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Creating Passionate Learners and Teaching Like a Pirate

I was lucky enough to attend Google Fest this week in Lansing – thank you to my district for sending me! The keynote speaker was Pernille Ripp, and I was so energized to try some new things in my classroom after hearing her speak. (You should definitely check out her website for some great ideas on how to create passionate learners.) One of the many things that resonated with me was that as teachers, we need to hold ourselves accountable for the things we ask our students to do. That means that if I am expecting my students to take a 5 question quiz after every book they read, then I also need to take a quiz after each book that I read. (Yuck!) If they have to complete worksheets, guess what? I do, too! (Double yuck!) So I have decided to give this a shot in my classroom so that I can better understand what I am asking of my students. My goals with this are:

  1. To model being an avid reader and writer for my students.
  2. To experience how engaging the activities I plan truly are.
  3. To have a better understanding of how much work I am expecting out of a 9 or 10 year old.

One goal that I have with my students this year is that they begin blogging. Each week, I am asking them to blog about what they are reading at home or at school. So in an effort to “practice what I preach,” I will be writing about a book that I am currently reading. In our reading binders, all students have a copy of this Reader Response Prompt Sheet. They are to choose one of the prompts each week and respond based on what they are reading.

I am currently reading Teach Like a Pirate:Increase Student Engagement, Boost Your Creativity, and Transform Your Life as an Educator by Dave Burgess. I stumbled upon this book when I kept seeing the hashtag #tlap pop up on my Twitter feed.

The prompt that I am choosing to respond to this week is:

“Select a quotation from your reading that you liked. What made you pick it? How did it make you feel?”

I selected a quote from the introduction, “Pirates are daring, adventurous, and willing to set forth into uncharted territories with no guarantee of success.” I chose this quote because I think it captures some of the things that I am trying this year with my students. I want to give my students a larger voice in their education. I want to teach them that they have the power to make decisions in our classroom. I want them to feel comfortable enough to tell me when my way of teaching isn’t helping them learn so that I can try and find a way that does. I want to give my students more choice in how they show evidence of their learning so that they can feel empowered to share what they create with an audience.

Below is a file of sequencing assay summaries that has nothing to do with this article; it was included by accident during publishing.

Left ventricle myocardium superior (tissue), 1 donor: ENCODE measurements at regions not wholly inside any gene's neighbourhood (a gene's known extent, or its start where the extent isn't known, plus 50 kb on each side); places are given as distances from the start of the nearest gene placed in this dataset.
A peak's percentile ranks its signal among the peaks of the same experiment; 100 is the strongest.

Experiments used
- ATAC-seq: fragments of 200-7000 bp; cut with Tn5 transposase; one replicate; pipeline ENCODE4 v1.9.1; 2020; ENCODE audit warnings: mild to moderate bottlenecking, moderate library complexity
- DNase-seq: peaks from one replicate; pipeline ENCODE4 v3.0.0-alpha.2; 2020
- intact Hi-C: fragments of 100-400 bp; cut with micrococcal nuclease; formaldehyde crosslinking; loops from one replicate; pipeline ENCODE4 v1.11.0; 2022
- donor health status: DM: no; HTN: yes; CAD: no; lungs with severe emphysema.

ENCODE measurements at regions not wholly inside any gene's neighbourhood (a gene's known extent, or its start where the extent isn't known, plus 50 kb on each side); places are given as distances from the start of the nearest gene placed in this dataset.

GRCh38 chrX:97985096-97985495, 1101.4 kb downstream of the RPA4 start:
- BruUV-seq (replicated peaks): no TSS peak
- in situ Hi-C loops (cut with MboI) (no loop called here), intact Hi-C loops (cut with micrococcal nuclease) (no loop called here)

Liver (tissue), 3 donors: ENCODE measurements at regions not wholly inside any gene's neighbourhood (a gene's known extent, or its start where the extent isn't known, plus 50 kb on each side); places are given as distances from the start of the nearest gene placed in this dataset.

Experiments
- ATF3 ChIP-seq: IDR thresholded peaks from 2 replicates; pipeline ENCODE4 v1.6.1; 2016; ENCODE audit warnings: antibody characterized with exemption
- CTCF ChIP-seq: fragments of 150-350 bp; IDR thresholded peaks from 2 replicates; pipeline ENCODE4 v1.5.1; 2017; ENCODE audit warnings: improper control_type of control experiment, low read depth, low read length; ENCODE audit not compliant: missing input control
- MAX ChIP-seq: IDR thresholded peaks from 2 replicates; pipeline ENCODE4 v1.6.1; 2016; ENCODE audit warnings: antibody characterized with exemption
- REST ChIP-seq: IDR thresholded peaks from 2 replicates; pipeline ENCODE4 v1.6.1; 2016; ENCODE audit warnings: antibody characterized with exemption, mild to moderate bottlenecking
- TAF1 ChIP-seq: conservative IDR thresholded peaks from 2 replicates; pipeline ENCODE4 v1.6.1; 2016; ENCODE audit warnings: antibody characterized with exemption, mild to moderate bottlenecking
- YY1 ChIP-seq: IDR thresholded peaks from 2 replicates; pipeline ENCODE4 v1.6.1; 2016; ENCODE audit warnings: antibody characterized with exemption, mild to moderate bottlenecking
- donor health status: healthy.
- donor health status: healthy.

I want to teach them that they are so much more than a score that they get on a test, more than a grade on a report card. They are more than the choices they make when they are having a bad day. I want them to know that failure is okay, and that no matter how many times you fall flat on your face, it is getting up and trying again that matters the most.

How does this quote make me feel? Well, two things come to mind. First, I feel energized and excited. Although we have had some struggles this year, we have also had some great conversations in our classroom. I am excited about the possibilities this year has for us and where I think we will go. The second thing I feel is fear. Fear that I won’t have the courage to continue fighting for my students’ voices when testing time gets closer. Fear that my test scores won’t be high enough and that I will feel pressured to go back to worksheets and teacher-driven instruction.

So I share this with my students because I need them to know that if they want this to be successful, if they want us to be successful, that I can’t do this alone. I need their help. That they will need to work hard this year to show others that learning comes in many different forms and it may not look the same way that it looked when their teachers or parents were in school. I need my students to prove to the world that they should have a voice in their learning, that they can learn in ways that might be different from the ways we have done in the past, and that we can be pirates together on this adventure in learning!

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Ending the Year with Measurement Fun!

 It can be so difficult to keep students on task at the end of the school year, so I like to incorporate some fun projects to practice skills we have learned and improve our teamwork skills. This year, one of our projects was to create a game for our measurement unit in math.